# how to draw 100 numbers following exponential distribution (erlang) in python by having k and CV and mean exponential distribution?

• how to draw erlang distribution (two parameters k and cv? (k=1,5,10, cv=100%-45%-32%) ) in python by having k and CV and mean exponential distribution=1?

I know numpy.random.exponential(scale=1.0, size=None)¶ by this only has scale but I need two parameters k and cv? (k=1,5,10, cv=100%-45%-32%, )

Guessing, but: the Erlang distribution is a special case of the Gamma (with integer shape parameter).

numpy.random.gamma takes a shape ($$k$$) and a scale ($$\theta$$) parameter. Per Wikipedia, for the Gamma distribution mean=$$k \theta$$, var=$$k \theta^2$$, so CV=$$\sqrt{\textrm{Var}}/m = 1/\sqrt{k}$$. So the bad news is that you can't specify $$k$$ and CV as independent parameters: once you know $$k=1,5,10$$, you already know that the CV is (as you specify) 1, $$1/\sqrt{5}=0.45$$, $$1/\sqrt{10}=0.32$$. The good news is that you can pick the scale ($$\theta$$) parameter any way you want: e.g. you could set $$\theta=1$$ throughout (in which case the mean will equal $$1/\textrm{CV}^2$$), or you can specify the mean $$m$$ and set $$\theta=m/k=m \cdot \textrm{CV}^2$$.

So e.g. numpy.random.gamma(shape=5,size=100) would work (this uses the default scale=1).

If you really want to use numpy.random.exponential to generate 100 k-Erlang deviates, in a marginally less efficient and transparent way, you can generate a 100*k array and sum up the rows, e.g. for $$k=5$$/CV=0.45:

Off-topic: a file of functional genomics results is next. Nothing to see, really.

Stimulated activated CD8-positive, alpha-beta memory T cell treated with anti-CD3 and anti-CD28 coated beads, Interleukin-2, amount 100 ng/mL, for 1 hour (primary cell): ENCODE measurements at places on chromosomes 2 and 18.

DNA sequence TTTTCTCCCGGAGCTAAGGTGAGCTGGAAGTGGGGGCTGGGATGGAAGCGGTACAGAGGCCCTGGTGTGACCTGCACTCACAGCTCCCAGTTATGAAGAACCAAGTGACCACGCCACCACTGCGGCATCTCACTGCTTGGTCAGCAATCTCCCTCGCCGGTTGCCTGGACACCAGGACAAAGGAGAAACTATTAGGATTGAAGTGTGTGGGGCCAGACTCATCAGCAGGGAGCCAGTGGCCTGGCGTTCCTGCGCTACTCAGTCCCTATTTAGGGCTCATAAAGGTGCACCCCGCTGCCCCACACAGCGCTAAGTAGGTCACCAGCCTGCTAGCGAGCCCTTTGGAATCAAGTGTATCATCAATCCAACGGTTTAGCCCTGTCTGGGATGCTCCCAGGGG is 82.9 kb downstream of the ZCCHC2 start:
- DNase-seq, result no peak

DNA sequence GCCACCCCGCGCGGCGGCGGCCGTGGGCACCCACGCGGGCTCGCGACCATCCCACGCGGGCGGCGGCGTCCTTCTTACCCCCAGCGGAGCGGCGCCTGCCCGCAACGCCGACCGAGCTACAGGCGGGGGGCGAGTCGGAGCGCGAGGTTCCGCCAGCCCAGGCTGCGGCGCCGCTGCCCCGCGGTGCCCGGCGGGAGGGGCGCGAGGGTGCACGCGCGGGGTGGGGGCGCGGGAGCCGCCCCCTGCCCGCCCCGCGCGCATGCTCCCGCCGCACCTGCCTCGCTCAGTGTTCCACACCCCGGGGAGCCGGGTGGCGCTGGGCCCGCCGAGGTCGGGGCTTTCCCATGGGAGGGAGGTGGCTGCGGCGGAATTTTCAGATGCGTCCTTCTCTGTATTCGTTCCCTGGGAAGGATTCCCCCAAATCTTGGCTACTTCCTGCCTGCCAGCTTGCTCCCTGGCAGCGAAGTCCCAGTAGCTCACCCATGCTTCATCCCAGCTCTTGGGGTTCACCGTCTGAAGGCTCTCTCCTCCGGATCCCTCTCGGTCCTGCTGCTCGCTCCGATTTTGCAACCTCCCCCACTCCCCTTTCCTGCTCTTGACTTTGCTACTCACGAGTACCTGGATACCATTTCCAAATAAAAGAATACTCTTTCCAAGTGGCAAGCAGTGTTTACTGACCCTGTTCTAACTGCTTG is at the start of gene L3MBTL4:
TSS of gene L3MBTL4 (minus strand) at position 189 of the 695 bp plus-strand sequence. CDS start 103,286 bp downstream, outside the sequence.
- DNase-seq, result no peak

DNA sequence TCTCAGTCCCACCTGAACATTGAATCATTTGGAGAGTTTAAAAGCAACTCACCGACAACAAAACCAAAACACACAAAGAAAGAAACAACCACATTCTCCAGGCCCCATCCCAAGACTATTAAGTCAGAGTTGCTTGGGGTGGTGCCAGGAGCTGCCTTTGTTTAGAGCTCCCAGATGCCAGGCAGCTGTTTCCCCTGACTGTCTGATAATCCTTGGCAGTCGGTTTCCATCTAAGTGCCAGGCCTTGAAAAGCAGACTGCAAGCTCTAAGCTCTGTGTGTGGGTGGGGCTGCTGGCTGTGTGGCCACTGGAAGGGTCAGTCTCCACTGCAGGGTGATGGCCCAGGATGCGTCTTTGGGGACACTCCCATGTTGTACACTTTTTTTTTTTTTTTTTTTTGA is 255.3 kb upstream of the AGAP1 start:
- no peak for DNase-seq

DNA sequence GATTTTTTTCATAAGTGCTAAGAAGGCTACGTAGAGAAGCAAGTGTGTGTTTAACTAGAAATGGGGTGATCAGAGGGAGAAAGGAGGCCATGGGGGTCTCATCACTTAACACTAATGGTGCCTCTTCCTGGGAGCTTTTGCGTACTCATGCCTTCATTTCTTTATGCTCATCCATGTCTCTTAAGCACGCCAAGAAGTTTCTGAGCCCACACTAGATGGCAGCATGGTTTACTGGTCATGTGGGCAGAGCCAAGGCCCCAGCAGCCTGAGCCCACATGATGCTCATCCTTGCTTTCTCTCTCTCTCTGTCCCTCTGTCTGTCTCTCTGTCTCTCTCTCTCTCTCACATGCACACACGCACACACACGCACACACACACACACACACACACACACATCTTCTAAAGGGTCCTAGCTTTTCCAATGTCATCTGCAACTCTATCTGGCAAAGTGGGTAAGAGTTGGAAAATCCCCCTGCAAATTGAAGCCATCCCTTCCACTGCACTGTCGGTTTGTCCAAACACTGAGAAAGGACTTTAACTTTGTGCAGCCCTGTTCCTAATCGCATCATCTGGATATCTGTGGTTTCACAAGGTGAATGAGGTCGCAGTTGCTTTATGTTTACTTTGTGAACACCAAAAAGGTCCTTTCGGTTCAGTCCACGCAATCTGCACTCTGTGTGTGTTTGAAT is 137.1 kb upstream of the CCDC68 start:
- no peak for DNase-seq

import numpy.random as npr
k = 5
npr.exponential(scale=1,size=(100,k)).sum(axis=1)

• Very similar to @Glen_b's but leaving it anyway since it uses different words so might not be completely redundant. – Ben Bolker Feb 20 '19 at 2:39
• Actually, Ben, I think yours is better. Feel free to edit yours to incorporate anything that was in mine if you think there was anything worth adding (though I don't think there's a need, it looks fine to me). – Glen_b -Reinstate Monica Feb 20 '19 at 2:40
• @BenBolker thanks the only data I saw in the paper is that mean exponential distribution=1? How to add this? Would you please check this link to see what is the input? pdfs.semanticscholar.org/1051/… – user10296606 Feb 21 '19 at 7:35
• don't have time to read in detail. Best guess: they are looking at the flow through k serially linked compartments, each of which have an exponential residence time. The total residence time from start to finish will then be Erlang(k)-distributed ... – Ben Bolker Feb 21 '19 at 14:28
• @BenBolker How to add exponential mean to it? For instance made with exponential mean=1, k=1, and 100 points – user10296606 Feb 23 '19 at 3:11